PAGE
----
Presidential inauguration

After electoral defeat, neither Adams President attended his successor’s inauguration

(Featured image: Andrew Jackson’s first inauguration, by Robert Cruikshank)

John Adams, our second President, and his eldest son John Quincy Adams, our sixth President, both quietly departed Washington on the eve of their opponent’s inauguration. Each did so in good conscience, leaving their successors, Thomas Jefferson and Andrew Jackson respectively, to enjoy two terms in office.

JOHN ADAMS and THOMAS JEFFERSON, the election of 1800

John Adams of Massachusetts served one term as our second President (1797-1801). He was defeated for a second term in a bitter contest with Jefferson.

Our Founding Fathers, John Adams (1735-1826) and Thomas Jefferson (1743-1826) had worked harmoniously together in the early days of the Republic. Jefferson had been an intimate of the Adams family during their diplomatic service in Europe. Yet, the relationship between these two patriots had eroded during Adams’s tenure as our second President when Jefferson served as his vice- President.

In 1800 Jefferson challenged Adams’ bid for a second term. Presidential candidates in those days stayed home and did not campaign actively. The fight was carried on by surrogates, mostly in the press. Federalists, led by Adams, attacked Jefferson as “an un-Christian deist” who sympathized with the cause of the French Revolution. Republicans, the party of Jefferson, raged against Adams’ purported Anglophile inclinations and his support of strong Federal powers.

The mudslinging became unrelenting. Adams was labeled “a fool, a hypocrite, a criminal, and a tyrant.” Jefferson was branded “a weakling, a libertine, and a coward.” Adams supporters called Jefferson “a low-lived fellow, son of a half-breed Indian squaw, sired by a Virginia mulatto father.”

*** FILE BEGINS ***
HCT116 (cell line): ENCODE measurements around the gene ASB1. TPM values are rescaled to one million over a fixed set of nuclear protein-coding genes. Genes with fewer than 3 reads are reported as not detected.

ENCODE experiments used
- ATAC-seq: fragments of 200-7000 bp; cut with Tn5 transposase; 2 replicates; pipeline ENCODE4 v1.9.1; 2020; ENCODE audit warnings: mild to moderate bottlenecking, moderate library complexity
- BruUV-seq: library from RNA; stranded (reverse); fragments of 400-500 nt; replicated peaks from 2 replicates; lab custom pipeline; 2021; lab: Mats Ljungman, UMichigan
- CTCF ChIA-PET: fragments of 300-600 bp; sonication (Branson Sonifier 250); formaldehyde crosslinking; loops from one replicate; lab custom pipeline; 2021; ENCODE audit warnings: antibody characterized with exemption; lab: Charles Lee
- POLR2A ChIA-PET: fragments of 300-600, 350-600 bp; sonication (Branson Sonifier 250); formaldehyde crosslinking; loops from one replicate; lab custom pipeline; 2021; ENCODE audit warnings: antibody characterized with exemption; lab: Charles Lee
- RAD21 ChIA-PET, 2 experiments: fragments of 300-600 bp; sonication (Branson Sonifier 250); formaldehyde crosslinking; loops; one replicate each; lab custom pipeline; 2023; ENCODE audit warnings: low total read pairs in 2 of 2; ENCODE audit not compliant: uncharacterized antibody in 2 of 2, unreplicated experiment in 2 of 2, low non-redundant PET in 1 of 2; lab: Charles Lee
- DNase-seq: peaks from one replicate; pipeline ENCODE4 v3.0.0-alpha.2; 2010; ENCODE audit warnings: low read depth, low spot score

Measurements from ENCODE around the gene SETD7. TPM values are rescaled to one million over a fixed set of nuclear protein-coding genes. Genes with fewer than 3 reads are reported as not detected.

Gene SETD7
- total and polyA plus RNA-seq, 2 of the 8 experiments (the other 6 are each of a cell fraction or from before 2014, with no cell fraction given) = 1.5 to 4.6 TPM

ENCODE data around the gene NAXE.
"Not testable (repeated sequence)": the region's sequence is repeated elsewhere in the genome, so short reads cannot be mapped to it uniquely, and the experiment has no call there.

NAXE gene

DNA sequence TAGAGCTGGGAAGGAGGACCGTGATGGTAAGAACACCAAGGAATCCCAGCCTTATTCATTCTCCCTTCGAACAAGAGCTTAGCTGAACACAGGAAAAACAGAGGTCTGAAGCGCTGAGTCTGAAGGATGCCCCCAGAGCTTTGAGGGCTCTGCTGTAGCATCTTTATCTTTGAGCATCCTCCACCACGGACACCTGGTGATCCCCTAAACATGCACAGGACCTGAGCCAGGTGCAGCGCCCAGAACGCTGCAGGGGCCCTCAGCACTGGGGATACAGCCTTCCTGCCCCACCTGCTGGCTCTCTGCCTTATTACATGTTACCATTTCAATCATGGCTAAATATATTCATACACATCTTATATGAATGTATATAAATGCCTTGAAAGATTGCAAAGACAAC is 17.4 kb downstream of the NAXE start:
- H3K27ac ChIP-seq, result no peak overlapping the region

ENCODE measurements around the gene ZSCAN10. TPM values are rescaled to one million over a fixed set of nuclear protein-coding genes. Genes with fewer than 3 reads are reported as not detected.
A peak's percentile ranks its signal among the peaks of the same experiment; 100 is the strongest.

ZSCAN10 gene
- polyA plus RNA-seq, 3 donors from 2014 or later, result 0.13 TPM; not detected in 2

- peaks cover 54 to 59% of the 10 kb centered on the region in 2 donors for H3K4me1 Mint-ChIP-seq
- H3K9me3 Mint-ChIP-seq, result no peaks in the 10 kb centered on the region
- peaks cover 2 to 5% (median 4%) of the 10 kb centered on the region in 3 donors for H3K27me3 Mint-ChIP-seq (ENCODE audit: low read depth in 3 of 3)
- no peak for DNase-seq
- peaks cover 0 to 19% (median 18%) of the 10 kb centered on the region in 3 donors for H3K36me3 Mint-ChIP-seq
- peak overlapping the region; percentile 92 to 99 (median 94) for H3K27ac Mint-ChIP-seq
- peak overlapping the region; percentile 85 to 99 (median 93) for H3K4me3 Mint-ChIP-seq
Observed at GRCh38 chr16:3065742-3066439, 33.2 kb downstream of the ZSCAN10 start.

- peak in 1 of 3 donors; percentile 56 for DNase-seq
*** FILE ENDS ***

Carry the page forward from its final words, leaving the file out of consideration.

Thomas Jefferson
Thomas Jefferson

The ethereal Jefferson hired a hatchet man named James Callendar to do his smearing. The latter was largely successful in persuading the electorate that Adams was itching to attack France. The ploy worked and Adams lost. The duplicitous Callendar would later betray Jefferson by exposing his relationship with Sally Hemings.


On the early morning of Inauguration Day, March 4, 1801, John Adams slipped out of town in a public stagecoach, heading for Baltimore and the long trip home. His wife Abigail had preceded him to Quincy. Weighing heavily on them both was the recent death of their son Charles from alcoholism a few months prior. John Adams later remarked that he “put little stock in ceremonies,” recalling that no family members had been present when he took the same oath in 1797. Meanwhile, back in Washington, Jefferson had called for reconciliation in his address declaring, “We are all Republicans, we are all Federalists.”


Leaving political turmoil behind, John Adams faced retirement with a degree of serenity. His eldest son John Quincy had reassured him, “You were the man, not of any party, but of the whole nation.” While Abigail tended to the challenging matters of her children and extended family, John took solace in reading, letter writing, and beginning his memoir. That task, however, was not completed as he preferred working the soil on his beloved Quincy farm. He told his sons with satisfaction “nothing remains between me and my grave but my plough.”

Toward the end of their lives, Adams and Jefferson resumed their correspondence. In addition to family and domestic matters, the two elderly statesmen exchanged views on politics, religion, literature, the classics, and contemporary affairs. Each avoided subjects painful to the other, particularly the looming dilemma of slavery. Some 158 of their letters were preserved for posterity.

Both men had put their political differences behind them. Adams and Jefferson died on the same day, July 4, 1826, the 50th anniversary of the signing of the Declaration of Independence. The nation interpreted this event as evidence of divine favor.